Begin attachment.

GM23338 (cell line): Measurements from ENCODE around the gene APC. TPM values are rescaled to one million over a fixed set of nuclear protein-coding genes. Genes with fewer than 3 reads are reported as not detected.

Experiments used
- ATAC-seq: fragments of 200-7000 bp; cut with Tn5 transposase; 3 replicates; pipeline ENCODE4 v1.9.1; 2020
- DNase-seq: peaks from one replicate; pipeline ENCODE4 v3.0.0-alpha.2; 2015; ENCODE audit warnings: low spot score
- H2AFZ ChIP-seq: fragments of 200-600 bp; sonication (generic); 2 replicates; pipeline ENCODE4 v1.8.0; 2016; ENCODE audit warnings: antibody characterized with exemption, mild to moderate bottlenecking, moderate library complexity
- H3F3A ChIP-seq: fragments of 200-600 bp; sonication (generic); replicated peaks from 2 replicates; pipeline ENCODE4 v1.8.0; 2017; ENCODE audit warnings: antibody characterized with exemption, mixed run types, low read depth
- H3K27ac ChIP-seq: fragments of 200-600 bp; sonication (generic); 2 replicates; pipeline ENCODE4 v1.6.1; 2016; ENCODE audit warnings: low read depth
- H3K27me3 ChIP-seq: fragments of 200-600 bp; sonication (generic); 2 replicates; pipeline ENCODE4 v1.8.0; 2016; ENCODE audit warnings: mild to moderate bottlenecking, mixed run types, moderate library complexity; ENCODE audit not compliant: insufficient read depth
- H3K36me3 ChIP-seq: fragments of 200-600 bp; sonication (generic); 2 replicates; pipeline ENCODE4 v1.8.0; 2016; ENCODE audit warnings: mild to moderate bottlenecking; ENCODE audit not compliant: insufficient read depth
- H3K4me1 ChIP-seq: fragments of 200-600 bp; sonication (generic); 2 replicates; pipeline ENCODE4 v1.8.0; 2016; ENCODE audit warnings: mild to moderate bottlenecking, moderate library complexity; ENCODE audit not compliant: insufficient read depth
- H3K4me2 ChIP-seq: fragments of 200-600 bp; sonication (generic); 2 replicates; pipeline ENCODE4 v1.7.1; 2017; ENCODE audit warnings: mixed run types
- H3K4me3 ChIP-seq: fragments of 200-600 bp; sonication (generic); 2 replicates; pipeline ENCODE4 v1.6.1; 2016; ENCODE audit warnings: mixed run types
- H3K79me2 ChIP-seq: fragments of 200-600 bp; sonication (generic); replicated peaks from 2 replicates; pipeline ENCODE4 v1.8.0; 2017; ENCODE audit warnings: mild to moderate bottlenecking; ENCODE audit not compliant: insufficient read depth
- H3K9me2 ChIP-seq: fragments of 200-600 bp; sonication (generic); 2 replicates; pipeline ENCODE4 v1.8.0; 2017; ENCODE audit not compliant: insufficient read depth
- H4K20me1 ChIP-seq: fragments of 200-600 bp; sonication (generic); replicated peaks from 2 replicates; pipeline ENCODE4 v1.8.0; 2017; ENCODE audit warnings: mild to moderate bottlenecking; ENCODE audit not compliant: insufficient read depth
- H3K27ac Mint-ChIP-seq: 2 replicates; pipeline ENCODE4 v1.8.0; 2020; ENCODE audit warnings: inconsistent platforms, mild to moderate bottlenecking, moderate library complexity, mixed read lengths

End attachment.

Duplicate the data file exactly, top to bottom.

GM23338 (cell line): Measurements from ENCODE around the gene APC. TPM values are rescaled to one million over a fixed set of nuclear protein-coding genes. Genes with fewer than 3 reads are reported as not detected.

Experiments used
- ATAC-seq: fragments of 200-7000 bp; cut with Tn5 transposase; 3 replicates; pipeline ENCODE4 v1.9.1; 2020
- DNase-seq: peaks from one replicate; pipeline ENCODE4 v3.0.0-alpha.2; 2015; ENCODE audit warnings: low spot score
- H2AFZ ChIP-seq: fragments of 200-600 bp; sonication (generic); 2 replicates; pipeline ENCODE4 v1.8.0; 2016; ENCODE audit warnings: antibody characterized with exemption, mild to moderate bottlenecking, moderate library complexity
- H3F3A ChIP-seq: fragments of 200-600 bp; sonication (generic); replicated peaks from 2 replicates; pipeline ENCODE4 v1.8.0; 2017; ENCODE audit warnings: antibody characterized with exemption, mixed run types, low read depth
- H3K27ac ChIP-seq: fragments of 200-600 bp; sonication (generic); 2 replicates; pipeline ENCODE4 v1.6.1; 2016; ENCODE audit warnings: low read depth
- H3K27me3 ChIP-seq: fragments of 200-600 bp; sonication (generic); 2 replicates; pipeline ENCODE4 v1.8.0; 2016; ENCODE audit warnings: mild to moderate bottlenecking, mixed run types, moderate library complexity; ENCODE audit not compliant: insufficient read depth
- H3K36me3 ChIP-seq: fragments of 200-600 bp; sonication (generic); 2 replicates; pipeline ENCODE4 v1.8.0; 2016; ENCODE audit warnings: mild to moderate bottlenecking; ENCODE audit not compliant: insufficient read depth
- H3K4me1 ChIP-seq: fragments of 200-600 bp; sonication (generic); 2 replicates; pipeline ENCODE4 v1.8.0; 2016; ENCODE audit warnings: mild to moderate bottlenecking, moderate library complexity; ENCODE audit not compliant: insufficient read depth
- H3K4me2 ChIP-seq: fragments of 200-600 bp; sonication (generic); 2 replicates; pipeline ENCODE4 v1.7.1; 2017; ENCODE audit warnings: mixed run types
- H3K4me3 ChIP-seq: fragments of 200-600 bp; sonication (generic); 2 replicates; pipeline ENCODE4 v1.6.1; 2016; ENCODE audit warnings: mixed run types
- H3K79me2 ChIP-seq: fragments of 200-600 bp; sonication (generic); replicated peaks from 2 replicates; pipeline ENCODE4 v1.8.0; 2017; ENCODE audit warnings: mild to moderate bottlenecking; ENCODE audit not compliant: insufficient read depth
- H3K9me2 ChIP-seq: fragments of 200-600 bp; sonication (generic); 2 replicates; pipeline ENCODE4 v1.8.0; 2017; ENCODE audit not compliant: insufficient read depth
- H4K20me1 ChIP-seq: fragments of 200-600 bp; sonication (generic); replicated peaks from 2 replicates; pipeline ENCODE4 v1.8.0; 2017; ENCODE audit warnings: mild to moderate bottlenecking; ENCODE audit not compliant: insufficient read depth
- H3K27ac Mint-ChIP-seq: 2 replicates; pipeline ENCODE4 v1.8.0; 2020; ENCODE audit warnings: inconsistent platforms, mild to moderate bottlenecking, moderate library complexity, mixed read lengths